• When the JavaScript code is updated, the updates are immediately available to any page using that same JavaScript file. This is particularly important in the context of JavaScript libraries, which we look at later in the book.
  • The code for the HTML page is kept cleaner and therefore easier to read and maintain.
  • Performance is slightly improve because your browser caches the included file, therefore having a local copy in memory next time it is needed by this or another page.


The JavaScript statements in the external file must not be surrounded by <script> ... </script> tags, nor can you place any HTML markup within the external file. Just include the raw JavaScript code.

Listing 2.1 shows the simple web page we used in Hour 1, but now with a file of JavaScript code included in the <body> section. JavaScript can be placed in either the head or body of the HTML page. In fact, it is more common—and generally recommended—for JavaScript code to be placed in the head of the page, where it provides a number of functions that can be called from elsewhere in the document. You learn about functions in Hour 3, “Using Functions”; until then we limit ourselves to adding our example code into the body of the document.

Listing 2.1. An HTML Document with a JavaScript File Included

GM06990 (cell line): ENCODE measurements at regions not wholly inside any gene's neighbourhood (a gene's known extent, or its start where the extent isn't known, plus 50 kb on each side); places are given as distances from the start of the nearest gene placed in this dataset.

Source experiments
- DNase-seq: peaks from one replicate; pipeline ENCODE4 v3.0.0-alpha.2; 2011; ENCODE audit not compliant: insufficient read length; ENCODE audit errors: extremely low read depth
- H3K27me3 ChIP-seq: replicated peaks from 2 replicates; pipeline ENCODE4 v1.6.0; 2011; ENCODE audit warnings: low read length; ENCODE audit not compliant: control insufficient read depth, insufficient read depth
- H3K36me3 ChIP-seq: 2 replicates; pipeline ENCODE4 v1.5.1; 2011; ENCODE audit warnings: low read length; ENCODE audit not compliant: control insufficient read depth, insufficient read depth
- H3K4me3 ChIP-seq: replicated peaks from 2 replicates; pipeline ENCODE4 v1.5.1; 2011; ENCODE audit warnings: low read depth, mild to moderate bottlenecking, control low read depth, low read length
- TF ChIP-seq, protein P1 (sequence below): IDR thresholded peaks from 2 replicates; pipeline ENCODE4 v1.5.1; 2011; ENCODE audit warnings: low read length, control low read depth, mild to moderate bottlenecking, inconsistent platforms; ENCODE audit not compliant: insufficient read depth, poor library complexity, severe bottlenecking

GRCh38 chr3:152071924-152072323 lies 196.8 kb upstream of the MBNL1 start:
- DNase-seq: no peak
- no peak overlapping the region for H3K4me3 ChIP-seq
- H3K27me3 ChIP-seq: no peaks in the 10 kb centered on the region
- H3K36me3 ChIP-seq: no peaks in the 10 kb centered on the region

When JavaScript code is added into the body of the document, the code statements are interpreted and executed as they are encountered while the page is being rendered. After reading and executing the code, page rendering continues until the page is complete.


You’re not limited to using a single script element—you can have as many of them on your page as you need.


You sometimes see HTML-style comment notation <!-- and --> inside script elements, surrounding the JavaScript statements, like this:

    ... Javascript statements are written here ...

This is for the benefit of ancient browsers that didn’t recognize the <script> tag. This HTML “comment” syntax prevented such browsers from displaying the JavaScript source code on the screen along with the page content. Unless you have a reason to support very old browsers, this technique is no longer required.